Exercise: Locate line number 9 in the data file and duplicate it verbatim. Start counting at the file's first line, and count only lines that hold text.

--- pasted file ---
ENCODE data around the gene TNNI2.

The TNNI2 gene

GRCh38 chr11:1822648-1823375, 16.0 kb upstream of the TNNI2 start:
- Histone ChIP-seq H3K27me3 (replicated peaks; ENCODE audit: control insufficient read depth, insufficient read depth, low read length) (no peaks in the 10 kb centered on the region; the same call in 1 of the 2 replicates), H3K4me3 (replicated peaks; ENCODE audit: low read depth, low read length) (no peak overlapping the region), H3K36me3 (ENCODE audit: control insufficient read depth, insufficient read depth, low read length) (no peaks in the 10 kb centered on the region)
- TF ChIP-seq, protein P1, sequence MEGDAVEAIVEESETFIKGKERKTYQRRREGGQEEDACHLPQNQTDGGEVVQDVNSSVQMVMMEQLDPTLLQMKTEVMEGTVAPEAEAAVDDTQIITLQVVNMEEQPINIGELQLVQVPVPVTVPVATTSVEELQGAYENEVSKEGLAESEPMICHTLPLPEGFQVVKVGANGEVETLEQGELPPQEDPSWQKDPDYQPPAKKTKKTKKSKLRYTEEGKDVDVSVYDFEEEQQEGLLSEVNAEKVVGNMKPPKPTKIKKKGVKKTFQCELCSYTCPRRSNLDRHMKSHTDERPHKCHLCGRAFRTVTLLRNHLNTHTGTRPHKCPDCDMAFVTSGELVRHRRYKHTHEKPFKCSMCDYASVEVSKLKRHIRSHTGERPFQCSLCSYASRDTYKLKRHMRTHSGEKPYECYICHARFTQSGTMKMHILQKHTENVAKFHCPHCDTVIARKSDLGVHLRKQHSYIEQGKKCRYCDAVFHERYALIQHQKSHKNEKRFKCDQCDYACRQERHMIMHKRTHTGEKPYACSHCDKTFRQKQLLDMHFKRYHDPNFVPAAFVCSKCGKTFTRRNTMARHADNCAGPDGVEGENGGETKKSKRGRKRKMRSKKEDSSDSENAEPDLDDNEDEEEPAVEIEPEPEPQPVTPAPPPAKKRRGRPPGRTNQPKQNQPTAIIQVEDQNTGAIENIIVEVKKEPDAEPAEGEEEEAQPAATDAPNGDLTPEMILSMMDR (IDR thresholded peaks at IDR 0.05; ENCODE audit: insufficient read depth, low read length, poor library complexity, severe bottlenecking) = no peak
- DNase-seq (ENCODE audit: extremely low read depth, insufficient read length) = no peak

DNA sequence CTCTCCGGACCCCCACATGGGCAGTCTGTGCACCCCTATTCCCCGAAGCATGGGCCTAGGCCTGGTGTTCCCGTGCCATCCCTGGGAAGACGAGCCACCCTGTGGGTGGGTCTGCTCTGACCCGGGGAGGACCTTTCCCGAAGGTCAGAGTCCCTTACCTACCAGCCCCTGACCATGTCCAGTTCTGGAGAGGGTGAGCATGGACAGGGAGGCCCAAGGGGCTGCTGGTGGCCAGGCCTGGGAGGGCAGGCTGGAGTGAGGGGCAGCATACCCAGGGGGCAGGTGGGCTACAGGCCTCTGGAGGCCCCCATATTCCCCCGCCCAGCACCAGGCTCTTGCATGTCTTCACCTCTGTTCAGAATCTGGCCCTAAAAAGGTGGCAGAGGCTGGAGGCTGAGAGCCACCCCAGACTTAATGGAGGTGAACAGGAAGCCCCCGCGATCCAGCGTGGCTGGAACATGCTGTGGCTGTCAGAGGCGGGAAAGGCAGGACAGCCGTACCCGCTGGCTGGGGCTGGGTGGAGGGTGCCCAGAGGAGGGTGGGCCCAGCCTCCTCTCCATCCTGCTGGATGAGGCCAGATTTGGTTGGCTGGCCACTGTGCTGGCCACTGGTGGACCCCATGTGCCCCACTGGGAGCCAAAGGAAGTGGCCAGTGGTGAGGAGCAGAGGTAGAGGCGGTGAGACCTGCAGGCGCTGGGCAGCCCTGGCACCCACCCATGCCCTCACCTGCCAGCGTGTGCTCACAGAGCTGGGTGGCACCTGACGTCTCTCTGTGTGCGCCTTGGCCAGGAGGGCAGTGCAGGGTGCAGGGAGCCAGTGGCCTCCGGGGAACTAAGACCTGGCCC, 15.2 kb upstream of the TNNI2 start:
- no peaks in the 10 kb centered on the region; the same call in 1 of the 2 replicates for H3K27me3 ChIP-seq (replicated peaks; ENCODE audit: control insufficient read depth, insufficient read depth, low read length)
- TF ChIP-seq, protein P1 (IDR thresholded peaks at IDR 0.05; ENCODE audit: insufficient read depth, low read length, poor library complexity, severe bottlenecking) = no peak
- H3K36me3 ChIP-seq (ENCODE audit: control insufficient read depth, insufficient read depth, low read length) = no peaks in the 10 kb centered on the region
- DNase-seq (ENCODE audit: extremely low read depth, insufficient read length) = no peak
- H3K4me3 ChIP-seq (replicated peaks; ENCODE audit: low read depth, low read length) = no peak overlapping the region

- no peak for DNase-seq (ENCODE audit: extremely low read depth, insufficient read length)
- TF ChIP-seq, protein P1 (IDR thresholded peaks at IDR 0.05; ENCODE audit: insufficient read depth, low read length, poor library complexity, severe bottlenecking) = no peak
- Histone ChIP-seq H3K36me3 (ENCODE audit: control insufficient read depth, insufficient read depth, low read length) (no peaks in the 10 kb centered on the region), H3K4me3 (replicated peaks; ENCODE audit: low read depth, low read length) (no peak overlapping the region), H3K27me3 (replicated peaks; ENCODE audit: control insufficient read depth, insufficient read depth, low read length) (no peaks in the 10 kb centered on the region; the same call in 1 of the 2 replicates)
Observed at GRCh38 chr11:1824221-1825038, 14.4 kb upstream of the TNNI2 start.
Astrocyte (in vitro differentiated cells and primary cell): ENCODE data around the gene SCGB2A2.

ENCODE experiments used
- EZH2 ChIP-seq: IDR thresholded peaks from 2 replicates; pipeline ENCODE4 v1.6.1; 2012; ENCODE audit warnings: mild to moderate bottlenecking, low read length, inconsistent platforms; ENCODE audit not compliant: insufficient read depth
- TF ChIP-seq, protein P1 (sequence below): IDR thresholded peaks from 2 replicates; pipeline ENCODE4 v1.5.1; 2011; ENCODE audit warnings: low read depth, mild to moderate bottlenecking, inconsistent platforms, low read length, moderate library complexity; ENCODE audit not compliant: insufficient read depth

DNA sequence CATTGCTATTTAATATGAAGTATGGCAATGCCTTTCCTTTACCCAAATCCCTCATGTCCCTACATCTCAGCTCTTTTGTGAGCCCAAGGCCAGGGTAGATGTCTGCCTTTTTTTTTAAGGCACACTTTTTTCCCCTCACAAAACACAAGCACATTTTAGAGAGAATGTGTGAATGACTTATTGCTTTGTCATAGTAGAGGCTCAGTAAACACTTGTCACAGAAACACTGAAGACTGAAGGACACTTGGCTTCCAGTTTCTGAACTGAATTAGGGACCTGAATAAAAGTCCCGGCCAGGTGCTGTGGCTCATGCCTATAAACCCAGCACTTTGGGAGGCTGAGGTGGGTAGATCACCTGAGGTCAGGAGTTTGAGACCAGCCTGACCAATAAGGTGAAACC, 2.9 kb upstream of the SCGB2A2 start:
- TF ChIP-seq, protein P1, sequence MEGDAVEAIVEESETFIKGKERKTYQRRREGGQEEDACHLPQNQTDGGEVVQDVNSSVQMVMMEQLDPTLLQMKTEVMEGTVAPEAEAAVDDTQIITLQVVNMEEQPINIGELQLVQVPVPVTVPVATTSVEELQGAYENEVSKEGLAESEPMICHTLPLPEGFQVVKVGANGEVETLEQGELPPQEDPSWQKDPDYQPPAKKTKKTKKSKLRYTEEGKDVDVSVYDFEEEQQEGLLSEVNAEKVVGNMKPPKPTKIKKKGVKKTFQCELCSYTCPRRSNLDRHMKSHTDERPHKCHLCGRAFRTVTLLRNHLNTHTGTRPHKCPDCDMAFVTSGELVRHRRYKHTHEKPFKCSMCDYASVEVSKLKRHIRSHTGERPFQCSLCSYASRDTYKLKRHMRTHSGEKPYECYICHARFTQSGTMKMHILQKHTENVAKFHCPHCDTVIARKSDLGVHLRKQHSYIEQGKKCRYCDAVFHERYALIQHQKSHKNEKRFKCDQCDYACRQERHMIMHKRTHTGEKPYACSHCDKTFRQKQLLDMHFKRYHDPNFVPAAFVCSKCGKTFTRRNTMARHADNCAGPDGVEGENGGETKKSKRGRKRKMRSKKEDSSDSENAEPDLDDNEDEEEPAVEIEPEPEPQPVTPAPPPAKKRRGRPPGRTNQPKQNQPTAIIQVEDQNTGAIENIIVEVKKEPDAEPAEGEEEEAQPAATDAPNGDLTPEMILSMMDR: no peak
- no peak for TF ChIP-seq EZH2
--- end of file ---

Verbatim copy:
- TF ChIP-seq, protein P1 (IDR thresholded peaks at IDR 0.05; ENCODE audit: insufficient read depth, low read length, poor library complexity, severe bottlenecking) = no peak